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PostPosted: Thu May 01, 2014 2:22 pm 
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I'm both a glass-half-full guy and someone who has lived a pretty colorful life. While I was more witness to rather than participant in major debauchery, I've come to appreciate from literature, research, and first-hand view what this world is all about.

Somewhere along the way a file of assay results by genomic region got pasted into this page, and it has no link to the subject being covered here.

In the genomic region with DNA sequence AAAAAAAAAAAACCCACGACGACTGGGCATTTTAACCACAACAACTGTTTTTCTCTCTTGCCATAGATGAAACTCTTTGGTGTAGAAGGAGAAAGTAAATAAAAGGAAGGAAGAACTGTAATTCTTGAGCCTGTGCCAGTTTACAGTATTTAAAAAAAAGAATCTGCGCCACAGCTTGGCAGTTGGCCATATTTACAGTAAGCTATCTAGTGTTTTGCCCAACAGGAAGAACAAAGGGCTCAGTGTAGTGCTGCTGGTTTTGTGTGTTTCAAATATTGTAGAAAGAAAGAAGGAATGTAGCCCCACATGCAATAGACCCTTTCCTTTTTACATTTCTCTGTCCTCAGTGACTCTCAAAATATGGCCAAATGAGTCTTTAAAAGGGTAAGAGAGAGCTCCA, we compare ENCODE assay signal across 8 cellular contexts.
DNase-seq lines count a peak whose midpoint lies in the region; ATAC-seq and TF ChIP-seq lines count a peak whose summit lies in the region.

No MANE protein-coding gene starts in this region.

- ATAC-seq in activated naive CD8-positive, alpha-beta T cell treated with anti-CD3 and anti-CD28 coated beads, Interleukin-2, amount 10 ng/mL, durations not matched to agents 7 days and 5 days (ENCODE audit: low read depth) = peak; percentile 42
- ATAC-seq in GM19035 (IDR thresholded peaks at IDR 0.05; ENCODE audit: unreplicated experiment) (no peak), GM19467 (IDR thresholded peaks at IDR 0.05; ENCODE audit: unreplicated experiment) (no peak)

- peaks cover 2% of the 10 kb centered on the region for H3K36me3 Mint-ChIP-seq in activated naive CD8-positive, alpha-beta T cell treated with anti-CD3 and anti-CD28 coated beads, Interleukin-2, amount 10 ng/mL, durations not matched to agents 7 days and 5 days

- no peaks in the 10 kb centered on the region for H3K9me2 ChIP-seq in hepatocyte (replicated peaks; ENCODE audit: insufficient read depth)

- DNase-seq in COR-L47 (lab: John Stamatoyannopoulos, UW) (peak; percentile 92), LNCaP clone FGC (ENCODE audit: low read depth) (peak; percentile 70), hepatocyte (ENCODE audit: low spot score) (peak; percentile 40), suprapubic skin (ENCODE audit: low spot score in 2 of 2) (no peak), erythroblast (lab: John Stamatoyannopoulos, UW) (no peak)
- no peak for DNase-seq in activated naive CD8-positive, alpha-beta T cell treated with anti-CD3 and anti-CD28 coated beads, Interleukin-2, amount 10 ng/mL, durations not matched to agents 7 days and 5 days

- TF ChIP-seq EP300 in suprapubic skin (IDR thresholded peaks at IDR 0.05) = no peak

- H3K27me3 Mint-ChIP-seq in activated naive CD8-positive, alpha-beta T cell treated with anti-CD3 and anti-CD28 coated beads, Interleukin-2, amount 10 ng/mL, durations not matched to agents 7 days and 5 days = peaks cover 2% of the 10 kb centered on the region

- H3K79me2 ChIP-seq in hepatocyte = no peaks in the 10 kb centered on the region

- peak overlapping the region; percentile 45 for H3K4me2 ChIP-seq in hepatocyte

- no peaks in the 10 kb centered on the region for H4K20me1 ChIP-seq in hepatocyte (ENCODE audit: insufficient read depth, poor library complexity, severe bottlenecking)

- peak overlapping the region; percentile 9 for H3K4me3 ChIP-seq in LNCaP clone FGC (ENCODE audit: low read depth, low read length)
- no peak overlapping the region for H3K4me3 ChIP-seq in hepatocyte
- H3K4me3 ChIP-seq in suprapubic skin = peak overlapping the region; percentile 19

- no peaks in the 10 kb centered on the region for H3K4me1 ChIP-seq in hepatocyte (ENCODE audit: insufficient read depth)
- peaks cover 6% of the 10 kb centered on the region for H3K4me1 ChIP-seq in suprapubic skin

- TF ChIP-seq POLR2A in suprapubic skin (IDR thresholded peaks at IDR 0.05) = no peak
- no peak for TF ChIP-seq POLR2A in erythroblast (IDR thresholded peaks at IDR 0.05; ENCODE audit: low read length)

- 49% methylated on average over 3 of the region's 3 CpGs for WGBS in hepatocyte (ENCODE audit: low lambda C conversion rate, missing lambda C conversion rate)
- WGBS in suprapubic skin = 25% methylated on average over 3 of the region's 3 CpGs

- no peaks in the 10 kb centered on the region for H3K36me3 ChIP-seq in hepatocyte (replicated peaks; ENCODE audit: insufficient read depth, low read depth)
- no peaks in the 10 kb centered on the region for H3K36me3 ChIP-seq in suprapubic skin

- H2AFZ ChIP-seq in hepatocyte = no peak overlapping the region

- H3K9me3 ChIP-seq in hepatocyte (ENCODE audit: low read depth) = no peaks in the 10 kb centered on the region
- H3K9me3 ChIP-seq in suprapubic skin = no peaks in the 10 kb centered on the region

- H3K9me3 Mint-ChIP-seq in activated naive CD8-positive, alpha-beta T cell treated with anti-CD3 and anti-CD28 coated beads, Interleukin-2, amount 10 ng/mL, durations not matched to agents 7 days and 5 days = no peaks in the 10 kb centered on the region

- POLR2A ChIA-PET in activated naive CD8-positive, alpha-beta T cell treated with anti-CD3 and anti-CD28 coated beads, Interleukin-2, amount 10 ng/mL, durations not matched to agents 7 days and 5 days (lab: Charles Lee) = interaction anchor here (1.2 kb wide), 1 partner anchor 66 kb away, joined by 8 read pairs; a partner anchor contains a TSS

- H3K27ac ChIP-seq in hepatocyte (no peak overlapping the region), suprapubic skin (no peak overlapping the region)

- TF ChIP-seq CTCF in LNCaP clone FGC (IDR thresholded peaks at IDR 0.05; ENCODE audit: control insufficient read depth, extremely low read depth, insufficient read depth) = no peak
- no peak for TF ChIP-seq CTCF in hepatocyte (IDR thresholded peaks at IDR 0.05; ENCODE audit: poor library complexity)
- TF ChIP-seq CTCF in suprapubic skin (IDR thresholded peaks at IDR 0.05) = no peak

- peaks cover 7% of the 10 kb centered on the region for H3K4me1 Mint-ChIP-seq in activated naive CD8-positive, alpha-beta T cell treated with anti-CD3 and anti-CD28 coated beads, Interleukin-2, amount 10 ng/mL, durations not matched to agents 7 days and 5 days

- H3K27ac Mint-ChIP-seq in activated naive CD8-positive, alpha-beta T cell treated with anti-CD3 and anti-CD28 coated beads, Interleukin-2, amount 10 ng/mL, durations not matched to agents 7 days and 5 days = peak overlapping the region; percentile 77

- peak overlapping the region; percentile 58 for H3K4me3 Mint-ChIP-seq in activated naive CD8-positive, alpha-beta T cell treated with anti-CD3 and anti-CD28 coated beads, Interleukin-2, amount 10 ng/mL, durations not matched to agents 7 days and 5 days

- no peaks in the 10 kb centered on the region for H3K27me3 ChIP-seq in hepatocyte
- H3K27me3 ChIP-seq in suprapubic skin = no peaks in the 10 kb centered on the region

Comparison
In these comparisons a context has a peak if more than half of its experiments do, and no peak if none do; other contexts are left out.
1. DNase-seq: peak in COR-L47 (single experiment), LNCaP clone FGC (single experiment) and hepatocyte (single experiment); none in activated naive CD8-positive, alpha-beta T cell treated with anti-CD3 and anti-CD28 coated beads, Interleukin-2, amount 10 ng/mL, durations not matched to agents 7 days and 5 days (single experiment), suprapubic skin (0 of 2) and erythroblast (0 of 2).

The important point of the research isn't so much that our brains get wired to depend on recreational pharmaceuticals, but rather that we can wire our brains to be addicted to good activity and good foods. The original purpose of the addiction mechanisms after all is for us to love hard work and good food. If martial arts is about anything, it's about mastering the self. We can choose our addictions and we can choose our destinies. The only question is the path.

- Bill